Gerald Potash,

Hello again,

The Ramaphosa-faction in the ANC got a strong boost this weekend when Mpumalanga (Eastern Transvaal, to you)—the first of the eight provinces to hold its conference ahead of the National Elective Conference at the end of the year— gave solid support to the President. This province changed allegiance suddenly five years ago when their then Premier, DD Mabuza “was offered” the Deputy Premiership for his support of Cyril in what has become known as the CR campaign. And so it happened that Cyril became head of the ANC instead of you know who —by the narrowest of margins.

This Mapumalanga result is a serious setback for the Zuma faction and the chances of DD Mabuza retaining his position now look slim.

Interestingly, the fellow elected to lead the province for the ANC is unemployed. This quiet-spoken fellow is one of the millions and millions of our population looking for a job.

Another interesting feature of the election was that a chap who is charged as a suspect in two murders was elected as the provincial Treasurer. 

But in this case, the Party, after two days, asked him to step aside and he did, although two days later his letter of acknowledgemnet  has still not been received by the ANC committee.

Ramaphosa was stronger in tone than he has been before while addressing the congress at its close on Sunday. He told his audience that the ANC is a house on fire and that they have to put it out or the general election in 2024 will be lost. For that, he blamed the faction fighting. He even actually went so far as to blame too many cadres for wanting to score financially from positions in the Party. Well, it’s time you woke up Cyril!  So, when did you notice this?

Is Cyril at last showing leadership?

The rot in the ANC is palpable and it really is time that Cyril does something more than just talk.

Ramaphosa’s second term bid, however, received a setback in the Lower South Coast region of KZN when at their elective conference this weekend supporters of JZ carried the vote. As you can see the factions are fighting and this whole leadership thing in the ANC is still very much in the air.

Two sentences handed down by our courts have made lots of news this week. Our erstwhile Minister of Social Development, Bathabile Dlamini, the current leader of the ANC Woman’s League, was found guilty of perjury and fined R200,000-00 (that is less than two months of her income from her current positions as head of ANC structures) or 4 years imprisonment. Half of those sentences have been suspended for 5 years. This sourpuss had already been convicted in 2016 for fraudulent travel claims and was then fined for lying to Parliament. Then in 2017 she illegally extended a contract that cost us R1.5 billion. She will pay this new fine of R100,000-00 and so stay out of jail. That is outrageous. But she is a cadre.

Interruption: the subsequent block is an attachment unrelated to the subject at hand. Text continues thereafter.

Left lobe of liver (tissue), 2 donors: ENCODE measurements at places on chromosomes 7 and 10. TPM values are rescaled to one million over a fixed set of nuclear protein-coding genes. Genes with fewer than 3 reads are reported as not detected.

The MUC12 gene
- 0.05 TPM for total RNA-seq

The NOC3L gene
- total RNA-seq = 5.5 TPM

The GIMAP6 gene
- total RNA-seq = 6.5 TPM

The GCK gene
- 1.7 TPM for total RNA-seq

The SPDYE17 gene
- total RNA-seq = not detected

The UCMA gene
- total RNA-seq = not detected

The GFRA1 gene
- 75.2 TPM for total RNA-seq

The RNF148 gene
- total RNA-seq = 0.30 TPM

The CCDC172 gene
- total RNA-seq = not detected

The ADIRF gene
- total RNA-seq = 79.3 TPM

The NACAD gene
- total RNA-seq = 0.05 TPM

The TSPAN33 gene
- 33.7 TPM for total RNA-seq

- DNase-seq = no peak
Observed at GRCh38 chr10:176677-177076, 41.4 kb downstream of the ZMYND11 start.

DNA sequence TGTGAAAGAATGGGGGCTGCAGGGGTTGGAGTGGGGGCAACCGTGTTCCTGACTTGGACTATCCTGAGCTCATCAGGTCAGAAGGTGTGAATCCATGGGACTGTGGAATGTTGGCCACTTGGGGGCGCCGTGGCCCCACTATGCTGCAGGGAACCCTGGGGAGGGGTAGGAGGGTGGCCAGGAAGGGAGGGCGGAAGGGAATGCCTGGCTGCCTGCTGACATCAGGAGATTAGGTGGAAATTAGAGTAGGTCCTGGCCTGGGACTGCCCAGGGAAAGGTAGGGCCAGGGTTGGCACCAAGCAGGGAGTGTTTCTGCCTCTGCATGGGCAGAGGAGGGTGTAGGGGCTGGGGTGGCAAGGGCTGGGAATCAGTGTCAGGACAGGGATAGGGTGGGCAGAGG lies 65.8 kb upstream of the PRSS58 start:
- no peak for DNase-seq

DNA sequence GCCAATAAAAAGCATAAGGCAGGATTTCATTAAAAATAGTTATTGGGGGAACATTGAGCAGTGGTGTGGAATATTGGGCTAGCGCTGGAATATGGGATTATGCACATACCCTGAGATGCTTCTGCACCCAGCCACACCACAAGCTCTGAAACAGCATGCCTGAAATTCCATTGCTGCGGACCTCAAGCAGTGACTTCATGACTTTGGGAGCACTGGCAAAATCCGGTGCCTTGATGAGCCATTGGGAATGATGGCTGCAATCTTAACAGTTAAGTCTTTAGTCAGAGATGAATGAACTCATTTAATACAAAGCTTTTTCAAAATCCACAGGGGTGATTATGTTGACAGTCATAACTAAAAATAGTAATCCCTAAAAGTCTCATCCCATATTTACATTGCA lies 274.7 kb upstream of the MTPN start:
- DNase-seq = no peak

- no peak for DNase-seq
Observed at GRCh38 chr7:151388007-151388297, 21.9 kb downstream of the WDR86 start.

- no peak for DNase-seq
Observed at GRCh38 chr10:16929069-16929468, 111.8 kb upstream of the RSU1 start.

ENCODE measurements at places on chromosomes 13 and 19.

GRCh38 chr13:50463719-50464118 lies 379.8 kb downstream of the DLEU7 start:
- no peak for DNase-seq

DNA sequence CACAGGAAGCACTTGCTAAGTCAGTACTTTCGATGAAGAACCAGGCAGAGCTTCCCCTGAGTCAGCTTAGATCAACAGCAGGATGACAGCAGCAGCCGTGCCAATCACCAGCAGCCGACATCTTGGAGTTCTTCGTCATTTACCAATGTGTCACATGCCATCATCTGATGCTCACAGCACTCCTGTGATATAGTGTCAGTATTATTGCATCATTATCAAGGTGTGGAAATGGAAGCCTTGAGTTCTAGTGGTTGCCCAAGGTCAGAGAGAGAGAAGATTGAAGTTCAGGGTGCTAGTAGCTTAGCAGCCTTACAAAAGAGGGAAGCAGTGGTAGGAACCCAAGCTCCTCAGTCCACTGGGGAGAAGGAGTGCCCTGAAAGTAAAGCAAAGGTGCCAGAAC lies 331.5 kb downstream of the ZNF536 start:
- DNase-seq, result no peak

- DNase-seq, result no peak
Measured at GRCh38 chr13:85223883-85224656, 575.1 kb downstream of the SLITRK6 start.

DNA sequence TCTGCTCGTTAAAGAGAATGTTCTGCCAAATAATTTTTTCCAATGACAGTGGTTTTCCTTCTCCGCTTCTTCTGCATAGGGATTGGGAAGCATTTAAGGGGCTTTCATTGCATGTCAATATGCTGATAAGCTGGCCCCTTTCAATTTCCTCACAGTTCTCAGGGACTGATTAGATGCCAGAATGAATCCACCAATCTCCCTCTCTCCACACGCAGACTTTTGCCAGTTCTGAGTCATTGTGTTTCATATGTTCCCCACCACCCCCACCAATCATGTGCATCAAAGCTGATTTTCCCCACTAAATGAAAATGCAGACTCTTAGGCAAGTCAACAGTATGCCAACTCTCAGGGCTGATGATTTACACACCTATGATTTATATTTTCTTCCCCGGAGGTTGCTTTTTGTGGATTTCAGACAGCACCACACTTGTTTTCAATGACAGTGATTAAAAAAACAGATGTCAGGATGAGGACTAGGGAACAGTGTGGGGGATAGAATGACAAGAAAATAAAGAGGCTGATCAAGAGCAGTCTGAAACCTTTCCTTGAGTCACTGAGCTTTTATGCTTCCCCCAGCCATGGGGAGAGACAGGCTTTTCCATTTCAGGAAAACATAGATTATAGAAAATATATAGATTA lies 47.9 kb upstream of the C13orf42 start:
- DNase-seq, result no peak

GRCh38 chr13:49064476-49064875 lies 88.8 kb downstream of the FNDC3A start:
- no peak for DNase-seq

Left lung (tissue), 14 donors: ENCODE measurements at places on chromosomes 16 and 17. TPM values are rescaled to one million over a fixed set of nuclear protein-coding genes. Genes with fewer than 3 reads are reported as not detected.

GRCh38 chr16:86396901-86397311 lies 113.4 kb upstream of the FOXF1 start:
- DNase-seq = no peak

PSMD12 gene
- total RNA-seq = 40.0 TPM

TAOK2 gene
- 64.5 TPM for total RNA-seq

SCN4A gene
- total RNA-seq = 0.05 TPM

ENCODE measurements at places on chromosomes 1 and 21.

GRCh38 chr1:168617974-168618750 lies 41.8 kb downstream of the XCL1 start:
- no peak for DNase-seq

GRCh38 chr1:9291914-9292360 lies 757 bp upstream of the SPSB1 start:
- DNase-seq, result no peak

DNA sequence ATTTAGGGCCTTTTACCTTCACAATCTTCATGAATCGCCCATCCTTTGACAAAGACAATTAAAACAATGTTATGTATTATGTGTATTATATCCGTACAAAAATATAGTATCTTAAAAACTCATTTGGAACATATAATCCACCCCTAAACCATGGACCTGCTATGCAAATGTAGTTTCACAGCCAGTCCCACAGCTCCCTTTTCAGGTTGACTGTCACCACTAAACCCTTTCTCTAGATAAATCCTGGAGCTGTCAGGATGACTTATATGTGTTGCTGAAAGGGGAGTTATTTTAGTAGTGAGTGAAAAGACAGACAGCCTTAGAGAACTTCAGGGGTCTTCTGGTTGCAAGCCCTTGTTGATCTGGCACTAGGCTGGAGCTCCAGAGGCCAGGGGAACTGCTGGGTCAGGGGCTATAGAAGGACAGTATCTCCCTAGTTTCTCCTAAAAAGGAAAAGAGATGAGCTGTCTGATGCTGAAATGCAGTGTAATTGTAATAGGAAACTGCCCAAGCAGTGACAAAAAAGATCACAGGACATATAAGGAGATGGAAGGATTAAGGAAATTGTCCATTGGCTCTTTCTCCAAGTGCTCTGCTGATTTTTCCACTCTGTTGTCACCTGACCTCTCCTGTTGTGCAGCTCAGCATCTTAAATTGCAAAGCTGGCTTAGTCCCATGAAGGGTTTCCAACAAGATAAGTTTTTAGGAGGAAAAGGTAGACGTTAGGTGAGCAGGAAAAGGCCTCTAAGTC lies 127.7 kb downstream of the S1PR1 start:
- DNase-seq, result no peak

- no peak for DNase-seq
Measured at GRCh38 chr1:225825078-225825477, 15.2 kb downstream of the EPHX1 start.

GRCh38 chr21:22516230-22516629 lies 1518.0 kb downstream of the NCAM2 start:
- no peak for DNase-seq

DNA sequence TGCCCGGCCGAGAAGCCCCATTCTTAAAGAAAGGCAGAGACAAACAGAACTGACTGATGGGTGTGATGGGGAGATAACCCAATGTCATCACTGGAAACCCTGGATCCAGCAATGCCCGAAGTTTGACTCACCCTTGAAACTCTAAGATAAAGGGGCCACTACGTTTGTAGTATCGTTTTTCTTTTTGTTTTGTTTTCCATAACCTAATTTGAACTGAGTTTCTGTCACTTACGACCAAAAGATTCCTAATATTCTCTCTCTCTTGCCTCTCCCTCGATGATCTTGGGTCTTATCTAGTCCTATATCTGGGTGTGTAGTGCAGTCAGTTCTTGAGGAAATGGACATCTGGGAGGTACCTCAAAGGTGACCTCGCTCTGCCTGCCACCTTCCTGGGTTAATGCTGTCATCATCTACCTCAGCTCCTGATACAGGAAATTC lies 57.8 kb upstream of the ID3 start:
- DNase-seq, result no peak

She who has cost us, taxpayers, billions is still running the show for the ANC and has not stepped aside, although the Top Six did meet on Monday to consider her position. What is there to consider? She is a convicted criminal. But don’t think for one moment that this sourpuss is the only top-shot who lies and has been found out. Our Public Protector was found lying under oath by the Constitutional Court.
Paul Hoffman of Accountability Now has written to the PP demanding answers to his 13 questions directed to her years ago that she studiously ignores. He has added a rider that if she ducks answering this time he will expose the contents of his request to the press. What is she doing in office?

This is Zapiro’s take on the matter from the Daily Maverick echoing the Dlamini cry that her crimes are little oversights (smallanyana) :

The other judgement-making news was all about a student who in 2017 was erroneously overpaid R14 million instead of her monthly R1,400-00 food allowance and she spent R818,000-00 of that as quickly as she could before the error was identified. She got a 5 years imprisonment sentence without the option of a settlement fine.

There is no doubt that had she been an ANC cadre she would have been above the law

You probably recall that the ANC passed a resolution at their indaba in 2017 that those accused of a crime would step aside until they cleared their names in court. This means nothing.

One State Dept that is now working well, very well, is SARS. Our tax recovery fellows have been on the ball this financial year and have collared R25 billion that in days gone by would have slipped under the carpet. Luxury cars, wealthy individuals, churches and ppe (personal protective equipment) were the sure targets that Kieswetter and his crew focused on.

Some more good news. This week Moody’s changed it’s outlook on SA’s debt from negative to stable. Two reasons were sighted: The higher commodity prices and the governmemnt’s debt consolidation plans.